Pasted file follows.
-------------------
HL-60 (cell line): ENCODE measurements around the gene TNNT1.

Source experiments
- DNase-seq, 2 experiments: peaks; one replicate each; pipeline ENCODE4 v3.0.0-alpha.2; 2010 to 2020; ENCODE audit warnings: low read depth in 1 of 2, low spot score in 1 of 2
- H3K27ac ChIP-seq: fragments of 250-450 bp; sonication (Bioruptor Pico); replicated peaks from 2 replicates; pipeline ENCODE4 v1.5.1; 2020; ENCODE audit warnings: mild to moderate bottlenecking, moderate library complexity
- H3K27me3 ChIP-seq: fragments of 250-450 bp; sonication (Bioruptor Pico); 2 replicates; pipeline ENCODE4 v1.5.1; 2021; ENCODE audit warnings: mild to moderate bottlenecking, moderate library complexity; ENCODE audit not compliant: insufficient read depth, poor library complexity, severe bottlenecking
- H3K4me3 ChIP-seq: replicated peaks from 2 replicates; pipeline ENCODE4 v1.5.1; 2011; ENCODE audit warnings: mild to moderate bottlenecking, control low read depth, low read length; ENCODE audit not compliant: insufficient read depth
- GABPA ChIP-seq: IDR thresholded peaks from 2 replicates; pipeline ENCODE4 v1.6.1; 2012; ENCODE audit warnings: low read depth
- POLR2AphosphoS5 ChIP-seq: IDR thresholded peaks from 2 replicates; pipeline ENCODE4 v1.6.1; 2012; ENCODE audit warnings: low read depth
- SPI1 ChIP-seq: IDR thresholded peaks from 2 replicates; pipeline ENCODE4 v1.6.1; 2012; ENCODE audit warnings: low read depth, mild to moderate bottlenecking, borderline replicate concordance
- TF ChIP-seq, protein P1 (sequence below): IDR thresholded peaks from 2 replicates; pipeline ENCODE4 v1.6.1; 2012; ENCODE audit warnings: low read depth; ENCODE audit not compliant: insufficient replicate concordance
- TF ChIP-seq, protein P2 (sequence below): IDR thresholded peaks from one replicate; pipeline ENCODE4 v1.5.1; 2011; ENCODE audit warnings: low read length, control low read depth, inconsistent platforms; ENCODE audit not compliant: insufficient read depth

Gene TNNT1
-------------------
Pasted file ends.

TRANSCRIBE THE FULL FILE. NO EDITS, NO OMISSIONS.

HL-60 (cell line): ENCODE measurements around the gene TNNT1.

Source experiments
- DNase-seq, 2 experiments: peaks; one replicate each; pipeline ENCODE4 v3.0.0-alpha.2; 2010 to 2020; ENCODE audit warnings: low read depth in 1 of 2, low spot score in 1 of 2
- H3K27ac ChIP-seq: fragments of 250-450 bp; sonication (Bioruptor Pico); replicated peaks from 2 replicates; pipeline ENCODE4 v1.5.1; 2020; ENCODE audit warnings: mild to moderate bottlenecking, moderate library complexity
- H3K27me3 ChIP-seq: fragments of 250-450 bp; sonication (Bioruptor Pico); 2 replicates; pipeline ENCODE4 v1.5.1; 2021; ENCODE audit warnings: mild to moderate bottlenecking, moderate library complexity; ENCODE audit not compliant: insufficient read depth, poor library complexity, severe bottlenecking
- H3K4me3 ChIP-seq: replicated peaks from 2 replicates; pipeline ENCODE4 v1.5.1; 2011; ENCODE audit warnings: mild to moderate bottlenecking, control low read depth, low read length; ENCODE audit not compliant: insufficient read depth
- GABPA ChIP-seq: IDR thresholded peaks from 2 replicates; pipeline ENCODE4 v1.6.1; 2012; ENCODE audit warnings: low read depth
- POLR2AphosphoS5 ChIP-seq: IDR thresholded peaks from 2 replicates; pipeline ENCODE4 v1.6.1; 2012; ENCODE audit warnings: low read depth
- SPI1 ChIP-seq: IDR thresholded peaks from 2 replicates; pipeline ENCODE4 v1.6.1; 2012; ENCODE audit warnings: low read depth, mild to moderate bottlenecking, borderline replicate concordance
- TF ChIP-seq, protein P1 (sequence below): IDR thresholded peaks from 2 replicates; pipeline ENCODE4 v1.6.1; 2012; ENCODE audit warnings: low read depth; ENCODE audit not compliant: insufficient replicate concordance
- TF ChIP-seq, protein P2 (sequence below): IDR thresholded peaks from one replicate; pipeline ENCODE4 v1.5.1; 2011; ENCODE audit warnings: low read length, control low read depth, inconsistent platforms; ENCODE audit not compliant: insufficient read depth

Gene TNNT1